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TCJA Change to Gambling Loss Limit Applies Only to Individuals

(Parker Tax Publishing April 2021)

The Chief Counsel's Office advised that the temporary modification under the Tax Cuts and Jobs Act (TCJA) to the deduction for gambling losses under Code Sec. 165(d) for tax years 2018-2025, which limits the losses allowed on gambling transactions not only to the actual betting costs but to other expenses incurred in connection with gambling activity, does not apply to the ordinary and necessary expenses of a business in the trade or business of gambling. The Chief Counsel's Office explained that although the statutory language of the TCJA amendment does not indicate if the amendment applies to all taxpayers or only to individuals, the legislative history clarifies that the TCJA amendment was intended only to cover expenses incurred in the conduct of an individual's gambling activity. CCA 202111012.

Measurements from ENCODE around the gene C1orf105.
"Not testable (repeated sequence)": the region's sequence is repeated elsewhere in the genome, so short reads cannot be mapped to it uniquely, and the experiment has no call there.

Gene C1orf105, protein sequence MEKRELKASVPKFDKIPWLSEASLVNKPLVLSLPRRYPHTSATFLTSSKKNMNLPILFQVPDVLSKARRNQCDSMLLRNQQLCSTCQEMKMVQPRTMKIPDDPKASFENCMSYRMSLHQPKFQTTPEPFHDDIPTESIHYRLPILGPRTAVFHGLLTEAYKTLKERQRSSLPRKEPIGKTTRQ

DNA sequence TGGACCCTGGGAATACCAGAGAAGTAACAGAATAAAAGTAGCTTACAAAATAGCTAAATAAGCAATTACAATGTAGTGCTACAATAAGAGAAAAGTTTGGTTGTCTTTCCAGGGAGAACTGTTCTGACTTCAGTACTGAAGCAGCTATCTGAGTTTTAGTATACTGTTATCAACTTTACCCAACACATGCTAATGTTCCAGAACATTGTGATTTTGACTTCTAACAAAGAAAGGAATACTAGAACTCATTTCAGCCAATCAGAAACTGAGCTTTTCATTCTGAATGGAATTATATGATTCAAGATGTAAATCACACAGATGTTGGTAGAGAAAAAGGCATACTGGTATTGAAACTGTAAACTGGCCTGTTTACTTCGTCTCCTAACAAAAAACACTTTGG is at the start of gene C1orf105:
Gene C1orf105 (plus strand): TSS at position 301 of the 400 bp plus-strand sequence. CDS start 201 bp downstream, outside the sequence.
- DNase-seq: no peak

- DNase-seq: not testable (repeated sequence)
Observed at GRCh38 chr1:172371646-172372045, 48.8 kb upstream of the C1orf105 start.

Code Sec. 165(a) allows a deduction for any loss sustained during the tax year and not compensated for by insurance or otherwise. Code Sec. 165(c) limits the deduction under Code Sec. 165(a) to: (1) losses incurred in a trade or business; (2) losses incurred in any transaction entered into for profit, though not connected with a trade or business; and (3) losses arising from fire, storm, shipwreck, or other casualty, or theft. Prior to the Tax Cuts and Jobs Act of 2017 (TCJA), Code Sec. 165(d) provided that losses from wagering transactions were allowed as deductions only to the extent of the gains from such transactions. Under TCJA Section 1305, Code Sec. 165(d) was amended to provide that, in the case of tax years beginning after December 31, 2017, and before January 1, 2026, the term "losses from wagering transactions" includes any deduction for otherwise allowable expenses incurred in carrying on any wagering transaction.